Concluding observation on this first point
At the conclusion of this first point, you could tell me that the sending phase has already been completed in your case and that therefore it is better to pass on without delay to the phase of insertion in the new province. I think it was important to dwell for a little while on the sending phase. In fact, it is helpful for us to take your experience into account in order to improve the process; besides, it is also useful for you to become aware of how your sending took place: if you took some steps in haste, you need to remedy them. Lastly, in the sending process, you have an active part to play as witnesses: you can stir up missionary vocations for Europe and accompany the sending and insertion of new missionaries.
Once an application has been accepted by the Rector Major and a European province decided as the missionary’s destination, there are still other steps to be taken in order to provide for his proper insertion in the new province. There is a need to: take care of his immediate preparation; welcome him into the new province; impart to him a knowledge of the culture, the language and the province itself; involve him in the life and the educative and pastoral responsibilities of the province; and assess his ongoing experience together with the experience he has had thus far.
2.1. Taking care of the missionary’s immediate preparation
In the period before his departure, the home province offers the future missionary, as far as is possible, a chance to learn the language and culture of the place to which he is destined, and to take part in meetings or courses organized by the Conference of Religious or the Episcopal Conference for candidates to the missions; it affords him the possibility of picking up fundamental concepts of cultural anthropology and the dynamics of intercultural dialogue; it sends the missionary to take part in the orientation course for new missionaries organized by the Missions Sector prior to the bestowal of the missionary cross; it prays and requests prayers for the confrere who is being sent as a missionary.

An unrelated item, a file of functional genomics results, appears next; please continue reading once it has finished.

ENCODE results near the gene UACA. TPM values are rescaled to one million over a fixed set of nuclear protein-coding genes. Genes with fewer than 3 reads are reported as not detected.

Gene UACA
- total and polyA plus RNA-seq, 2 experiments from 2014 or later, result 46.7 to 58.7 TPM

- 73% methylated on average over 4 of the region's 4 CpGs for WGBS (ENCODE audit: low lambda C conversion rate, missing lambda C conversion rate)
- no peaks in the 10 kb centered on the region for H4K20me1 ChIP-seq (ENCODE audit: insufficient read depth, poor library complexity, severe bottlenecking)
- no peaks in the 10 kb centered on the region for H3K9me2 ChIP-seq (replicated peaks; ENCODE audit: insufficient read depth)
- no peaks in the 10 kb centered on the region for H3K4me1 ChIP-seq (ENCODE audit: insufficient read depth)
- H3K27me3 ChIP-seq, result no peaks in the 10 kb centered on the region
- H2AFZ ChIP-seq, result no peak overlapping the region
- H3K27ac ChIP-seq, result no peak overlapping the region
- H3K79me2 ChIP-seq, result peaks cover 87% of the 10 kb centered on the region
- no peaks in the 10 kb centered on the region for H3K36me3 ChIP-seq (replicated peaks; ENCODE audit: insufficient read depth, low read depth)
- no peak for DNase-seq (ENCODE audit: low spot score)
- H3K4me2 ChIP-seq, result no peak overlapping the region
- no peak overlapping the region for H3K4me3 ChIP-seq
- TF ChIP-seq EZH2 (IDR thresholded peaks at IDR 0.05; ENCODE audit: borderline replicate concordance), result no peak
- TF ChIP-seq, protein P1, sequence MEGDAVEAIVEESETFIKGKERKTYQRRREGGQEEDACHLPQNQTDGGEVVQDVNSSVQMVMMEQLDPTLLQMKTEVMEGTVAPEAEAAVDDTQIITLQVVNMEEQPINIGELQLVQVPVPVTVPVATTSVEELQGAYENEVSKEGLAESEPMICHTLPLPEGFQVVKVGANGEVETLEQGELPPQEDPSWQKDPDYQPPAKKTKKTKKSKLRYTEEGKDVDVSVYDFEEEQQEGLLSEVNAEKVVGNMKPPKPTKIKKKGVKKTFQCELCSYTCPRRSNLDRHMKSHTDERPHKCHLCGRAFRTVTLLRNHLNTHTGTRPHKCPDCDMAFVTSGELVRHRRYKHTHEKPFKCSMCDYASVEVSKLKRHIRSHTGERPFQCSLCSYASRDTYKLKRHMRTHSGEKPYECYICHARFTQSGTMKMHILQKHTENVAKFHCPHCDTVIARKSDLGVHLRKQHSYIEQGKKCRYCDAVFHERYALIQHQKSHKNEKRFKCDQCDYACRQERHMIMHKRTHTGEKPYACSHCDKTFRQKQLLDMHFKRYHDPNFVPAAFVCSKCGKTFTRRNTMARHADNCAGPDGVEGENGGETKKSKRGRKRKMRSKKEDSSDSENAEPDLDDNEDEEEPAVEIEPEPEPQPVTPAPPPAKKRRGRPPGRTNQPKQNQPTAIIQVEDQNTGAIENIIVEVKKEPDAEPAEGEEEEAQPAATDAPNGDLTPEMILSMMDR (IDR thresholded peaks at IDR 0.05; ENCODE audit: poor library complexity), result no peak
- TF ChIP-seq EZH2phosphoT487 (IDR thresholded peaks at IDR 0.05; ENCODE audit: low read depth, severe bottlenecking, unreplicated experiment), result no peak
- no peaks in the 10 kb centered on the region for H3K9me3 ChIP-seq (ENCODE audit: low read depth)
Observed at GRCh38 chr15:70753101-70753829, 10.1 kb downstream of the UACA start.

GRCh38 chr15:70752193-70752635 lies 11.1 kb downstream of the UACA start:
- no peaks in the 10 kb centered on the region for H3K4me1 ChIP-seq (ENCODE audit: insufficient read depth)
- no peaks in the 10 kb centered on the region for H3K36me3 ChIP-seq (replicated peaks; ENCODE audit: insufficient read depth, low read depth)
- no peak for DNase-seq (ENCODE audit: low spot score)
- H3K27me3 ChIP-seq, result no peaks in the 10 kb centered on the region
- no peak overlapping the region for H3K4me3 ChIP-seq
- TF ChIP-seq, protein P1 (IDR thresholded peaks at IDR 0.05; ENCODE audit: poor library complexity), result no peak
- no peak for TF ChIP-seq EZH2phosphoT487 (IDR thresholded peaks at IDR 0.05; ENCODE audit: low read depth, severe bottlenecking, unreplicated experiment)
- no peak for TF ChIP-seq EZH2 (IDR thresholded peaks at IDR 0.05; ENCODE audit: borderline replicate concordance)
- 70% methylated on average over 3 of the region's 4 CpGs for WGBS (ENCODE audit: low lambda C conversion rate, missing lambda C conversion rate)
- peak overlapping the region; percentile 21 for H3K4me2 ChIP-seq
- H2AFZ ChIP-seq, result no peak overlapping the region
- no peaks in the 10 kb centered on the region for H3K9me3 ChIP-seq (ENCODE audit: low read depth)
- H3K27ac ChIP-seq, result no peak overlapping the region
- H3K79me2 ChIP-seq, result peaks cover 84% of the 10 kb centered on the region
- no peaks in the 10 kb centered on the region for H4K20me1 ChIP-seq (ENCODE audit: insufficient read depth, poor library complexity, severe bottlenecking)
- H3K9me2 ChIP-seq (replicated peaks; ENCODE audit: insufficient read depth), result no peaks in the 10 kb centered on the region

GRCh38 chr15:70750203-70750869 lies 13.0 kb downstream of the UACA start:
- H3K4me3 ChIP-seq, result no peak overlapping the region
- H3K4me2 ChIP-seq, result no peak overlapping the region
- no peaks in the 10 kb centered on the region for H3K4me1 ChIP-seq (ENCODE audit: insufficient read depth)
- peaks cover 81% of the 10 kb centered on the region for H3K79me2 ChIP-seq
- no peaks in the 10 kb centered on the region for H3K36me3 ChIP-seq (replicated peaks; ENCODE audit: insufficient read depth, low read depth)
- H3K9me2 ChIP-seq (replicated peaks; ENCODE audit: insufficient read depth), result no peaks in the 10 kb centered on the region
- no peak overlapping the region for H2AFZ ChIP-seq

For his part, the missionary confrere focuses on his interior dispositions, on his spiritual life and prayer, and on his linguistic, cultural and pastoral formation. He also seeks the involvement of his family members and the community to which he belongs by presenting to them his new destination. In this way, he begins to take responsibility for his own preparation and to involve in his missionary commitment those who send him: he does not feel alone, but as someone who is sent by a community and a province.
2.2. Welcoming the missionary into the new province
Today the reception of missionaries in Europe is easier because there are already missionaries who can help in the insertion process and because the European provinces have already launched some good initiatives to welcome the new missionaries. The communities are better prepared to understand and smooth the path of intercultural interactions; even the educational and pastoral experiences in multicultural contexts with migrants or ethnic minorities have helped to draw attention to diversity. The provinces often have a confrere who is close at hand and responsible for accompanying and paying attention to the first needs and difficulties of the new missionary.
In addition to the province and the communities, the warm environment they create and the attention they pay to the first impressions and difficulties of the new missionary, there is a role to be played by those missionaries who already belong to the province: they act as a link between the new missionary’s place of origin and his place of arrival. Having themselves gone through the various stages of insertion and especially the first moments, they are in a position to offer encouragement and show practical ways of meeting different situations. Because of their help, the new missionary does not experience the loneliness and distance from one’s home country that can create difficulties.